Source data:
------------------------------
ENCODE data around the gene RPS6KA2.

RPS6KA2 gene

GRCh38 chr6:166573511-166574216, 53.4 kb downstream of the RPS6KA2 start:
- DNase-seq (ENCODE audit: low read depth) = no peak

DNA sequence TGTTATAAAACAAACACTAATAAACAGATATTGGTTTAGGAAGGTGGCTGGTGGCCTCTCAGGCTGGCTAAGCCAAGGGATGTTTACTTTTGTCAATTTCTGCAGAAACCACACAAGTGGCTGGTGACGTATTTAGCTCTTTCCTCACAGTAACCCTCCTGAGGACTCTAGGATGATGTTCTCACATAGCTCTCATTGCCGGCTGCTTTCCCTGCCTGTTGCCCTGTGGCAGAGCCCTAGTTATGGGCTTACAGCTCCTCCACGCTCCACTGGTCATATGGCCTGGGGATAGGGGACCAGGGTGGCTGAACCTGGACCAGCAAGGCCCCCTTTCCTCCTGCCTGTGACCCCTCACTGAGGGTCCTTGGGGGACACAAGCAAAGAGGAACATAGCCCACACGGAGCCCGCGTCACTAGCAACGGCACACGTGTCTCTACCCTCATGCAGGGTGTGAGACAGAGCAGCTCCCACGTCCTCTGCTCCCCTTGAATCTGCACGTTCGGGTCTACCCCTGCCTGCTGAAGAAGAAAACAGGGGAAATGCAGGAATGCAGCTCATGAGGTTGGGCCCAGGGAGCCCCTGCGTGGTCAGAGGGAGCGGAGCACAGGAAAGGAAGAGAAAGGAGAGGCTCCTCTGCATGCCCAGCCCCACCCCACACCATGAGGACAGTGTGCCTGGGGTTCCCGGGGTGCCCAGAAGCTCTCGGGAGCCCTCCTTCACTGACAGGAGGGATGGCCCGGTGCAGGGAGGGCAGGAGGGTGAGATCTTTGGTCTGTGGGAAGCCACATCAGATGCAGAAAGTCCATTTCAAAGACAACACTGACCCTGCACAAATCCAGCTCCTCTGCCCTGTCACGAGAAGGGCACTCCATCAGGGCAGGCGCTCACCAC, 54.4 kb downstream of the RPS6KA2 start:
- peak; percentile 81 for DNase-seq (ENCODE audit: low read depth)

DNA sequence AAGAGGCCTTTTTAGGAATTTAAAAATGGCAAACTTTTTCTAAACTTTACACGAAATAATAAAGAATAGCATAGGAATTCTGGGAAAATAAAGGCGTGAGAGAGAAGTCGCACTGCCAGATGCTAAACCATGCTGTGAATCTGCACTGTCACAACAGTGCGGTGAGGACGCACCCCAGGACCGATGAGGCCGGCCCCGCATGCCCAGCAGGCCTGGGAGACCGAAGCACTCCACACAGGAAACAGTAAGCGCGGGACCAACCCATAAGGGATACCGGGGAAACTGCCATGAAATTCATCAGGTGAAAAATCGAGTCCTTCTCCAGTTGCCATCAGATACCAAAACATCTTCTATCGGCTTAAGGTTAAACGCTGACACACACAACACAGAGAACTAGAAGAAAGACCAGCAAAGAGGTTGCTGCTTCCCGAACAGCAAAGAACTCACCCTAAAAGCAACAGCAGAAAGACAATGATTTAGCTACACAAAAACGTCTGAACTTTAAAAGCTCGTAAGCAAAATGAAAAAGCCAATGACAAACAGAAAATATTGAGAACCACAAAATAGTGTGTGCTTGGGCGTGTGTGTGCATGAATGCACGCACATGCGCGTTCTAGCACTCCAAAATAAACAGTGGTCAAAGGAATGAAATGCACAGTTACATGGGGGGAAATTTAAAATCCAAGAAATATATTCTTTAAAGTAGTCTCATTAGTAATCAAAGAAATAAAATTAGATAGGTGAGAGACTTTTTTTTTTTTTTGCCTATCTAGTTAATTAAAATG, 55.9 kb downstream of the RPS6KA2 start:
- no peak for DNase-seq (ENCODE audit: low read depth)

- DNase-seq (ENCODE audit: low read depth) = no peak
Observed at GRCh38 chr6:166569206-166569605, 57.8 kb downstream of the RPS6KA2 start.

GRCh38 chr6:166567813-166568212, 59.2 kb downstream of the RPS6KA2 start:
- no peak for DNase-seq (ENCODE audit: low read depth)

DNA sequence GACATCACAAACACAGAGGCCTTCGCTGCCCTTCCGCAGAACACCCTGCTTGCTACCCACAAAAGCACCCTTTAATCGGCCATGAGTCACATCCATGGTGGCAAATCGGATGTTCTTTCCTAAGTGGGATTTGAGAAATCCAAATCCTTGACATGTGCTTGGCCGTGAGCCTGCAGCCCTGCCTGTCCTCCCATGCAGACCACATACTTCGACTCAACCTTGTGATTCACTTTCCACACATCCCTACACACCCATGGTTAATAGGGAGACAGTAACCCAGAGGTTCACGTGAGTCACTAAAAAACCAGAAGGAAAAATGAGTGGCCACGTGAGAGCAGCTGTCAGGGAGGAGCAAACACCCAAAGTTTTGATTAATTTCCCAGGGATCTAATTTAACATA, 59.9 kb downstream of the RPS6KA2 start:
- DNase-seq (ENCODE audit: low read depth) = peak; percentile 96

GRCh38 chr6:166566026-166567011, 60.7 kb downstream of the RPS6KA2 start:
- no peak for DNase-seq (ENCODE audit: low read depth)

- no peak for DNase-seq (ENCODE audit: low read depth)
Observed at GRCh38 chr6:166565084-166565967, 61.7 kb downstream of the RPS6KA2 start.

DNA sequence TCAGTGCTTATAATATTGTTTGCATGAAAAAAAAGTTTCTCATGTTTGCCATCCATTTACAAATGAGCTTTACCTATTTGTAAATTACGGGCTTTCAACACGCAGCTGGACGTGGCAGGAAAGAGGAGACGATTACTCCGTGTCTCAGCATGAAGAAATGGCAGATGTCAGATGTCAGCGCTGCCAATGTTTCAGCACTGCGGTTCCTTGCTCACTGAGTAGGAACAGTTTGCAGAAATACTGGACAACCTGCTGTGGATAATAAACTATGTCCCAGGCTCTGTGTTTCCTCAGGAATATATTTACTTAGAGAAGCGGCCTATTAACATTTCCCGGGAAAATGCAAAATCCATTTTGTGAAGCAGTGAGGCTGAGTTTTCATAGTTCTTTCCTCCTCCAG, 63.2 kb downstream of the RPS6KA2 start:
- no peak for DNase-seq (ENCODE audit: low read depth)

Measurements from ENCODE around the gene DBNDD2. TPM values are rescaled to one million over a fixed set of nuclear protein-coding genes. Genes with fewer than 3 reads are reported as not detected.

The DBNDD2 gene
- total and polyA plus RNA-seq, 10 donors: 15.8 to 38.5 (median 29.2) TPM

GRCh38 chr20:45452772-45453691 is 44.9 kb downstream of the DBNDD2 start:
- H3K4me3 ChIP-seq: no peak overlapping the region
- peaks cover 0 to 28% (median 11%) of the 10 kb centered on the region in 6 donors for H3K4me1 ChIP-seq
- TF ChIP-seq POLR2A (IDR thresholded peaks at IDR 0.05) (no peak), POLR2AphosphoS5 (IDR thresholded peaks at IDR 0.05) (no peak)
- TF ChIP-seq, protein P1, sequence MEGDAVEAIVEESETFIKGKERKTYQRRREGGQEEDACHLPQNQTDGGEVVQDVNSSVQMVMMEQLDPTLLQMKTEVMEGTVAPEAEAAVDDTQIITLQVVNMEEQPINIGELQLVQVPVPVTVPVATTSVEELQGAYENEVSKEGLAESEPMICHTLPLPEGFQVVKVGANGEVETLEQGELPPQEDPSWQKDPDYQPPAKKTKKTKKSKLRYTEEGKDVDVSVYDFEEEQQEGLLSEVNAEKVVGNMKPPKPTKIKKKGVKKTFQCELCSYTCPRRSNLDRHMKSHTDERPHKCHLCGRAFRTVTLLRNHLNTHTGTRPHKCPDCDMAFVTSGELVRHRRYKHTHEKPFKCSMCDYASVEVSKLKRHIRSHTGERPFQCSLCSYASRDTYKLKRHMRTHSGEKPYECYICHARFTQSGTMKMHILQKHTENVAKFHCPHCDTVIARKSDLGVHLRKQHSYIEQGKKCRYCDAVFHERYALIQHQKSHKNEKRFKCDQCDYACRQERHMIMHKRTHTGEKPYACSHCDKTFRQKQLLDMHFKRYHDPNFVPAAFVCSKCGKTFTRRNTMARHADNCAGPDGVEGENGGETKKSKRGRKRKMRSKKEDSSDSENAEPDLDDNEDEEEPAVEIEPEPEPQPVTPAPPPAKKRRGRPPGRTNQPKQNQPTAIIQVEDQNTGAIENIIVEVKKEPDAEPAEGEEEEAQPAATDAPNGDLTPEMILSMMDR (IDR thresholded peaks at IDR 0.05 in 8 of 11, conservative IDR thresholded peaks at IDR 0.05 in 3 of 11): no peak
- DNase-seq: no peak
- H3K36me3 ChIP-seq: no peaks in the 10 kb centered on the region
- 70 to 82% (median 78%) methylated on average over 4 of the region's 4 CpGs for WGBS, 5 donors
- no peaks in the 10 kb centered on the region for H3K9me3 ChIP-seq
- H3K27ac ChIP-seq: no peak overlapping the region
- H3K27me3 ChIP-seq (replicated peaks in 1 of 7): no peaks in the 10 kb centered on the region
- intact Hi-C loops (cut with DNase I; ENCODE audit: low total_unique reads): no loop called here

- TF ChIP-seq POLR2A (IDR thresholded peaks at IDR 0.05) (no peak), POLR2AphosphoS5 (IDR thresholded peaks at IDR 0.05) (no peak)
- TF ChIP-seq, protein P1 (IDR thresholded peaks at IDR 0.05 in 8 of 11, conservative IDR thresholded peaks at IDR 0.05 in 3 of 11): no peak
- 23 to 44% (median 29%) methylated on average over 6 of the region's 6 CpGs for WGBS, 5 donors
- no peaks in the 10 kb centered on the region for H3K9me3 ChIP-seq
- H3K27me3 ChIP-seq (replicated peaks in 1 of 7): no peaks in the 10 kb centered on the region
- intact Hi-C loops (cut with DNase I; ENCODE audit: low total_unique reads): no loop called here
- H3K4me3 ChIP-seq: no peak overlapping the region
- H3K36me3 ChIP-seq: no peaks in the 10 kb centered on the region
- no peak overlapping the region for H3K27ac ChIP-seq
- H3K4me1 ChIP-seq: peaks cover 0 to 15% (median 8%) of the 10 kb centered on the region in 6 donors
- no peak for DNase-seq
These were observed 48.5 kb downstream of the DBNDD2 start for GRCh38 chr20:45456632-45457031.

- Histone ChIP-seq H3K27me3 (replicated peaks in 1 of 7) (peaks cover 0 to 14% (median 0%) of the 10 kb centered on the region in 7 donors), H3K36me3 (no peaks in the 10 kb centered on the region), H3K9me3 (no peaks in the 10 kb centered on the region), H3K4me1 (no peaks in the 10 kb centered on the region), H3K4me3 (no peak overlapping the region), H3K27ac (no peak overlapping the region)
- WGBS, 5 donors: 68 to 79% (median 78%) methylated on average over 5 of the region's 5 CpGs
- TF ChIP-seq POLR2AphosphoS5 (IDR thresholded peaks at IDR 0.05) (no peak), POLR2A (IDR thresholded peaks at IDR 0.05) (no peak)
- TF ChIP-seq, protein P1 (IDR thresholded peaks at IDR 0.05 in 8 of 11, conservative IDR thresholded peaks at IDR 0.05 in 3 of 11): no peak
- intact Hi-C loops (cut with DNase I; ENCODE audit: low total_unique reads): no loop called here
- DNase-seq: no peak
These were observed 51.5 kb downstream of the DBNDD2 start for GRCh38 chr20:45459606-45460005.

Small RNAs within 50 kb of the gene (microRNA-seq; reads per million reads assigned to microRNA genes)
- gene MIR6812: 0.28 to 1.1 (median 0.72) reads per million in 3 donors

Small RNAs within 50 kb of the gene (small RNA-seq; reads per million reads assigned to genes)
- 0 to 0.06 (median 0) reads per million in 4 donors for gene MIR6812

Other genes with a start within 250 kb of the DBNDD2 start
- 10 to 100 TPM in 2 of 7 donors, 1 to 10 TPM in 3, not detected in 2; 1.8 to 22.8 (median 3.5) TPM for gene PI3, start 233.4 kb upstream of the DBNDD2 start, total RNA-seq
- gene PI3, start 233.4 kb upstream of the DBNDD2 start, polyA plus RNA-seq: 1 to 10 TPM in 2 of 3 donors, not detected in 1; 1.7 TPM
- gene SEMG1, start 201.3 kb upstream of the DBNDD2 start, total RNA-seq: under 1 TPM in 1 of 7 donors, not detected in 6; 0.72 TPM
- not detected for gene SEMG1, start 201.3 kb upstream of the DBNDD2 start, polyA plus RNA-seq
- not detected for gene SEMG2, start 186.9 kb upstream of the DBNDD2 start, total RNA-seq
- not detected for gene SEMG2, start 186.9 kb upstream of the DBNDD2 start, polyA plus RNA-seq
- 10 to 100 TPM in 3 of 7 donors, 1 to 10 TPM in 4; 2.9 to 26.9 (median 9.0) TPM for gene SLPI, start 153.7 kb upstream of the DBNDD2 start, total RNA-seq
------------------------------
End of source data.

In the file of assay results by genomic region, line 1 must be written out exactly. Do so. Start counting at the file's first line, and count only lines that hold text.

ENCODE data around the gene RPS6KA2.